New projects aim to improve sidewalk safety in Greenburgh

Town officials say they will make Greenburgh a more desirable and safer place to live.

News 12 Staff

Jul 1, 2024, 1:30 AM

Updated 20 days ago

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New improvement projects are on the way for the Town of Greenburgh, thanks to two recently awarded federal grants.
Town officials say they will make Greenburgh a more desirable and safer place to live.
Gov. Kathy Hochul announced on June 20 that $6 million in federal grant money will be used for the creation of sidewalks on Old Army and Knollwood roads.
The need for sidewalks has been a hot button issue for years.
"As the community has got younger, we've seen a lot of strollers using the sidewalk, and as sidewalks are unstable, it's difficult to push strollers. We live in an unbelievably walkable community and having that infratructure makes it easier for residents to get around and not needing to use vehicles for visiting their neighbors or dropping their children off for playdates and such," says Dylan Pyne, Edgemont Community Council president.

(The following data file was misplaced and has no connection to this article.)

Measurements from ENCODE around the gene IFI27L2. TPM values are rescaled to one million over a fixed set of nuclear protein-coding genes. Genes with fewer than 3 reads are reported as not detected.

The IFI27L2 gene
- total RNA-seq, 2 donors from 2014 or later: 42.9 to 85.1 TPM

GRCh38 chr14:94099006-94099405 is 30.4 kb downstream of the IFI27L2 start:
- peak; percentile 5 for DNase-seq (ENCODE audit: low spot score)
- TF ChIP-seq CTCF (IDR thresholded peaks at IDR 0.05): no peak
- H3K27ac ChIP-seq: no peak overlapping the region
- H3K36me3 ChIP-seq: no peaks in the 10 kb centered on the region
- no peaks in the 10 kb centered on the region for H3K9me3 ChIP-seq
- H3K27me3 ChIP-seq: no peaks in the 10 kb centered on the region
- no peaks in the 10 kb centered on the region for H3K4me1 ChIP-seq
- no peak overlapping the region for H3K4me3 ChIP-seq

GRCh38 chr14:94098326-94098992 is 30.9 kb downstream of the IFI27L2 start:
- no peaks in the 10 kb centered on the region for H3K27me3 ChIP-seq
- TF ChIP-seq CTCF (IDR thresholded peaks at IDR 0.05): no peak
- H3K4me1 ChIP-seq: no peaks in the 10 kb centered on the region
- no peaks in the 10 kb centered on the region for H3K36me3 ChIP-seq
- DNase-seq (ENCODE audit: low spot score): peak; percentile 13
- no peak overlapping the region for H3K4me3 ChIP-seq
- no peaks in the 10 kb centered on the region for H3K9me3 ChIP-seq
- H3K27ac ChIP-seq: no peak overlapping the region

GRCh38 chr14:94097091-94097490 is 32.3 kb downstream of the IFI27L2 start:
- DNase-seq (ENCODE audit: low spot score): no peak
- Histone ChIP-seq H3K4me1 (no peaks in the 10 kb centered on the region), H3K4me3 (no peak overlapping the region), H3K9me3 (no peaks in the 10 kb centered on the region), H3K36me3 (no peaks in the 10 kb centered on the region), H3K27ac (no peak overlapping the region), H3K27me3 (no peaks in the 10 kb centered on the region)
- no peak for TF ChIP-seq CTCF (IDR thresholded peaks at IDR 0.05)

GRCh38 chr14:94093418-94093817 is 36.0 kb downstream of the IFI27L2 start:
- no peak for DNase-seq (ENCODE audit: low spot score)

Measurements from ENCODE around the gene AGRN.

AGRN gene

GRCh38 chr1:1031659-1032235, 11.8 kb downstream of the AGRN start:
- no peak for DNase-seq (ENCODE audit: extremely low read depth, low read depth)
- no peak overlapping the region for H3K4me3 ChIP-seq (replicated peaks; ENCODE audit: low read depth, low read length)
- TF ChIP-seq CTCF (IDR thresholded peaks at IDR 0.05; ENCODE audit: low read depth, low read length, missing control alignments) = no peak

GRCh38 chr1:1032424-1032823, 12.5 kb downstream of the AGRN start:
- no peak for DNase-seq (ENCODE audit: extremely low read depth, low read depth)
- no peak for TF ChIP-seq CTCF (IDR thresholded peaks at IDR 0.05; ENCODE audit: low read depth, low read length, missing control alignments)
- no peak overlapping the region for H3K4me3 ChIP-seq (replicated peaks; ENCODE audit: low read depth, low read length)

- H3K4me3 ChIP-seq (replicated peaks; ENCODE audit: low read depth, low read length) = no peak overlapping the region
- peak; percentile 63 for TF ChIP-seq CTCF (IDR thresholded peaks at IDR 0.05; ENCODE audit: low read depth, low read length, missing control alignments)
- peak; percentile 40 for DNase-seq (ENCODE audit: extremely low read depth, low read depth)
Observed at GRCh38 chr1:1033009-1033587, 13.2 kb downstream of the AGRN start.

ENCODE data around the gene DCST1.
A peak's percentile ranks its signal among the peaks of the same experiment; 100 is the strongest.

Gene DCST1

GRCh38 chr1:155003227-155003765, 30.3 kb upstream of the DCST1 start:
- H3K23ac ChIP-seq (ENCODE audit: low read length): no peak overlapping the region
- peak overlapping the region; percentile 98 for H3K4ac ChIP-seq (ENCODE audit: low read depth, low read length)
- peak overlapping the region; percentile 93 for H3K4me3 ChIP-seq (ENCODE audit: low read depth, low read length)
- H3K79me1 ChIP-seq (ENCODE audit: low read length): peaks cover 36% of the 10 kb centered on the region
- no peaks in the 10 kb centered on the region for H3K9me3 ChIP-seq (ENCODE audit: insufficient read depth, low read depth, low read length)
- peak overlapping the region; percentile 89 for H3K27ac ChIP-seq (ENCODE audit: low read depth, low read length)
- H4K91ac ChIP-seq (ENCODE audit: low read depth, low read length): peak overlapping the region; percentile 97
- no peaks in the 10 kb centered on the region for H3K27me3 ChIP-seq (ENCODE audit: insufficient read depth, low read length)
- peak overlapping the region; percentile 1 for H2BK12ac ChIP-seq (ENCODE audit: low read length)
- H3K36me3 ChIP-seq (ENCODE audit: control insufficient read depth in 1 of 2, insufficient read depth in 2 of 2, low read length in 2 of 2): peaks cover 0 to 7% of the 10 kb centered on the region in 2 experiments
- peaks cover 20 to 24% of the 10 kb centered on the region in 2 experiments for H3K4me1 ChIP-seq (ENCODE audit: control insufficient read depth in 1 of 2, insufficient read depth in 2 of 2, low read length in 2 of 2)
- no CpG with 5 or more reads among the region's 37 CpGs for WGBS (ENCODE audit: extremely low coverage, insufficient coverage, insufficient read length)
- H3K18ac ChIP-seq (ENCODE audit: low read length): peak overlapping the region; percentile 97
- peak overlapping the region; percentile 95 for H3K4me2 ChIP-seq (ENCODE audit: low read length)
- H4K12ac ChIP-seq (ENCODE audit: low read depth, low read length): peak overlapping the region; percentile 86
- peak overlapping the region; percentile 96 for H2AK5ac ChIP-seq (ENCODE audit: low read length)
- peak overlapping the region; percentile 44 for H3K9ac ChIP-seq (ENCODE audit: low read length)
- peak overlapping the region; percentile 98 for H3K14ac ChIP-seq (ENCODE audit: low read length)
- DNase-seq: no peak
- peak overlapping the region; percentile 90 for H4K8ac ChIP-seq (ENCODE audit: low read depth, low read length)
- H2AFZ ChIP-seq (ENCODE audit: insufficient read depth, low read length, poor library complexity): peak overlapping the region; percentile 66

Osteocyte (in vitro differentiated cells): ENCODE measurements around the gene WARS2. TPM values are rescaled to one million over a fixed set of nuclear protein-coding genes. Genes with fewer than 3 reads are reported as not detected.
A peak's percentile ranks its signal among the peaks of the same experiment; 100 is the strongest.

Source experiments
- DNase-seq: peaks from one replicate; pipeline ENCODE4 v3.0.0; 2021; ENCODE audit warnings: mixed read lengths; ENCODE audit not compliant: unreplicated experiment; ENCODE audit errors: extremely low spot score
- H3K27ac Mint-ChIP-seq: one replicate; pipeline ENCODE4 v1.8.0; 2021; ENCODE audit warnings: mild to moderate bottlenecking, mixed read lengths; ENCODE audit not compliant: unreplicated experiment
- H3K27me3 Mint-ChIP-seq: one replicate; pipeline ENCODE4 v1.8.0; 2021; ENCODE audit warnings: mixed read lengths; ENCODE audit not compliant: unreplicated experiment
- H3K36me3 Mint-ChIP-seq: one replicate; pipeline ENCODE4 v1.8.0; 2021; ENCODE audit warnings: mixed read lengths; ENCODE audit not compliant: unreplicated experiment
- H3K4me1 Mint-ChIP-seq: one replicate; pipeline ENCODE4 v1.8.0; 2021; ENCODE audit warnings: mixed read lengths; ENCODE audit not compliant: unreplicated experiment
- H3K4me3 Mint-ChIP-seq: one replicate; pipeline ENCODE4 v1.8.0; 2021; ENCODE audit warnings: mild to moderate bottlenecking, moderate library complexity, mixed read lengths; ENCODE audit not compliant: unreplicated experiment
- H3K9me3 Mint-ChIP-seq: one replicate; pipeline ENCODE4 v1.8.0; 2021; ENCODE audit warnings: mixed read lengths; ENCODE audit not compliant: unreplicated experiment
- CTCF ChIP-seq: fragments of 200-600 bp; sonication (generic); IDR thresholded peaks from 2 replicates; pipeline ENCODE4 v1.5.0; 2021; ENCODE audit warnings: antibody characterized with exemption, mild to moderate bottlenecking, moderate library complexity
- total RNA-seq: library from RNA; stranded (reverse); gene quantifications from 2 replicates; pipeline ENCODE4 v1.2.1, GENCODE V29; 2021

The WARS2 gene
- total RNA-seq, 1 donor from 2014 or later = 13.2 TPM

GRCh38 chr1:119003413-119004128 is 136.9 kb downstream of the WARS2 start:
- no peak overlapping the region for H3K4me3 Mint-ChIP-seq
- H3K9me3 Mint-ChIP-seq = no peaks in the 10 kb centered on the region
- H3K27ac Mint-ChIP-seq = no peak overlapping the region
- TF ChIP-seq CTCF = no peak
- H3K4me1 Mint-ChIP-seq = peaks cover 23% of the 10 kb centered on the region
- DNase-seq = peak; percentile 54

"Since 2017, we're been doing one, two or three new sidewalks a year and it's really adding up," says Greenburgh Town Supervisor Paul Feiner.
He says the current and upcoming improvements to roads include 12 miles of new sidewalks on Hillside Avenue and new sidewalk construction along Juniper Hill Road. Feiner says they will help make the town more desirable and safer for both current and future residents.
"In Greenburgh, sadly, we've had fatalities where we've had pedestrian accidents and we're really making a major effort to make our town much more pedestrian friendly," Feiner says.
The sidewalk safety improvements come five years after the death of a man from White Plains who was hit by a car as he walked along Tarrytown Road. At least seven other pedestrian accidents, including two fatal, preceded that incident. But now there is renewed hope for the safety of those who call Greenburgh home.
"It makes the community more desirable, because young families, if there's a sidewalk, they'll be able to have children who walk safely to and from school and to the train station all over. So we're going to keep going," Feiner says.


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